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What to expect from Ilya Mikheyev this summer

No Leafs free agency signing has better captured the imagination of the fan base than Ilya Mikheyev. The KHL forward instantly made splashes on Leafs twitter and blogs with his unconditional love for soup, and further cemented his popularity with his speed and gritty play on the ice. For the Leafs, the addition of Mikheyev last summer was a nice depth signing in a year where the lineup was in constant flux due to injuries on both the left and right wing. Unfortunately, Mikheyev suffered his own quite scary injury when his wrist was slashed by Jesper Bratt in late December – in classic Mikheyev fashion, he battled through shortly after the incident to start a breakout amidst a Devil’s forecheck before rushing to the bench.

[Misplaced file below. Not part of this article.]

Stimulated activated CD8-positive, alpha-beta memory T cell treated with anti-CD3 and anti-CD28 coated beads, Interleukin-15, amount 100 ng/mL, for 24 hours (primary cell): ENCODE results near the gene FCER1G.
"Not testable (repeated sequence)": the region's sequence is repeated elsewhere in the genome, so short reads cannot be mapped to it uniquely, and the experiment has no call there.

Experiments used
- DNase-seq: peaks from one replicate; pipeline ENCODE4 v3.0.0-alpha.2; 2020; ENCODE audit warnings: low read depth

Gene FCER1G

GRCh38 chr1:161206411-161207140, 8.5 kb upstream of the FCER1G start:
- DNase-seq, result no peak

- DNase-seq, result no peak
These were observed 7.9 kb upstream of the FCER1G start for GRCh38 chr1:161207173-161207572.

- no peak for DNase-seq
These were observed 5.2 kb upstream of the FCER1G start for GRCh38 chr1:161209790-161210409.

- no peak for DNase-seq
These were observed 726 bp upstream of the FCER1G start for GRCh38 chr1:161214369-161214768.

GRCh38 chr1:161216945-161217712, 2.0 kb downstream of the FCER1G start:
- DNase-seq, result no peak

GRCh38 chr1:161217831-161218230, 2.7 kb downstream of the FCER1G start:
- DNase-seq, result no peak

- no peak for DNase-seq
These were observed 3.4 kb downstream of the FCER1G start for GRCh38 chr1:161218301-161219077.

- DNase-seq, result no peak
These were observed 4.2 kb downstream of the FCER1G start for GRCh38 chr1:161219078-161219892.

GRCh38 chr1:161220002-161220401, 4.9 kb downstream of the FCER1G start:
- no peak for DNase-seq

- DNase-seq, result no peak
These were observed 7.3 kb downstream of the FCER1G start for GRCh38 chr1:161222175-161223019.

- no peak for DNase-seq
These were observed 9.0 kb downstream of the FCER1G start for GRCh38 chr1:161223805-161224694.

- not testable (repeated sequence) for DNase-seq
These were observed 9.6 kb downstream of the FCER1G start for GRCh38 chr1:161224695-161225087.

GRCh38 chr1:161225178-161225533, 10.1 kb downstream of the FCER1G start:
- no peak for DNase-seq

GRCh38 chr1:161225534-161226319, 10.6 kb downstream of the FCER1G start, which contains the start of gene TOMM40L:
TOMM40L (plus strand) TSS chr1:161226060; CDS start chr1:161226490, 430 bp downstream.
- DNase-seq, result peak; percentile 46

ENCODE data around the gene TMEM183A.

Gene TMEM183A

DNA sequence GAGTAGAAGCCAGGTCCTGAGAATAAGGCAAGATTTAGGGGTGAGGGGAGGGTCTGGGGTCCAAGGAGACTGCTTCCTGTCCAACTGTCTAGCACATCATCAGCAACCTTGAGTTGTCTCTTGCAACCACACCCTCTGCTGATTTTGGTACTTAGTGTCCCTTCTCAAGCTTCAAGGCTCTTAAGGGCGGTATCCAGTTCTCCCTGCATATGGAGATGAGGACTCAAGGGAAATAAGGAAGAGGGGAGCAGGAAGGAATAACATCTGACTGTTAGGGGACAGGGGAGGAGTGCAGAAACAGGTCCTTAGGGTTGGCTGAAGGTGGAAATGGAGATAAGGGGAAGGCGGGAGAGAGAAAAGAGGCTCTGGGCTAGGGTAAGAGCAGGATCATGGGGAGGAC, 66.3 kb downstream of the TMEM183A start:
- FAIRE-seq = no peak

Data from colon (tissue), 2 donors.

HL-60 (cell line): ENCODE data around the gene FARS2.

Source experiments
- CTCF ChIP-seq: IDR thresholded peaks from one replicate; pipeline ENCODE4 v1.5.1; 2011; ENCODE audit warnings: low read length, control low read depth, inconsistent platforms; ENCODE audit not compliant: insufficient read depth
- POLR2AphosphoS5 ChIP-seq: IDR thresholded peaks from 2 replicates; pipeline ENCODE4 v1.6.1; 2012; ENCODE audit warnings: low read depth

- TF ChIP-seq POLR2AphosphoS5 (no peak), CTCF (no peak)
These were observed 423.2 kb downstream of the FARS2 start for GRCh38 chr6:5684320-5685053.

This has left more questions than answers for the Leafs, who need to constantly make careful decisions about resigning players, and didn’t benefit from the smaller sample size of games for Mikheyev. This post will attempt to asses Mikheyev’s value based on his production, suggest some potential routes forward for the Leafs, and go into additional detail on the series against Columbus.

By the numbers

As mentioned above, Mikheyev’s shortened year and status as an NHL rookie brings up the traditional sample-size problem when conducting a player analysis. Implications from any statistics or scouting analysis should be placed in this context, and be kept in mind when discussing future production. Lets start by contextualizing some of the top-level numbers that Mikheyev produced in his abbreviated time:

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Results are for 5v5 situations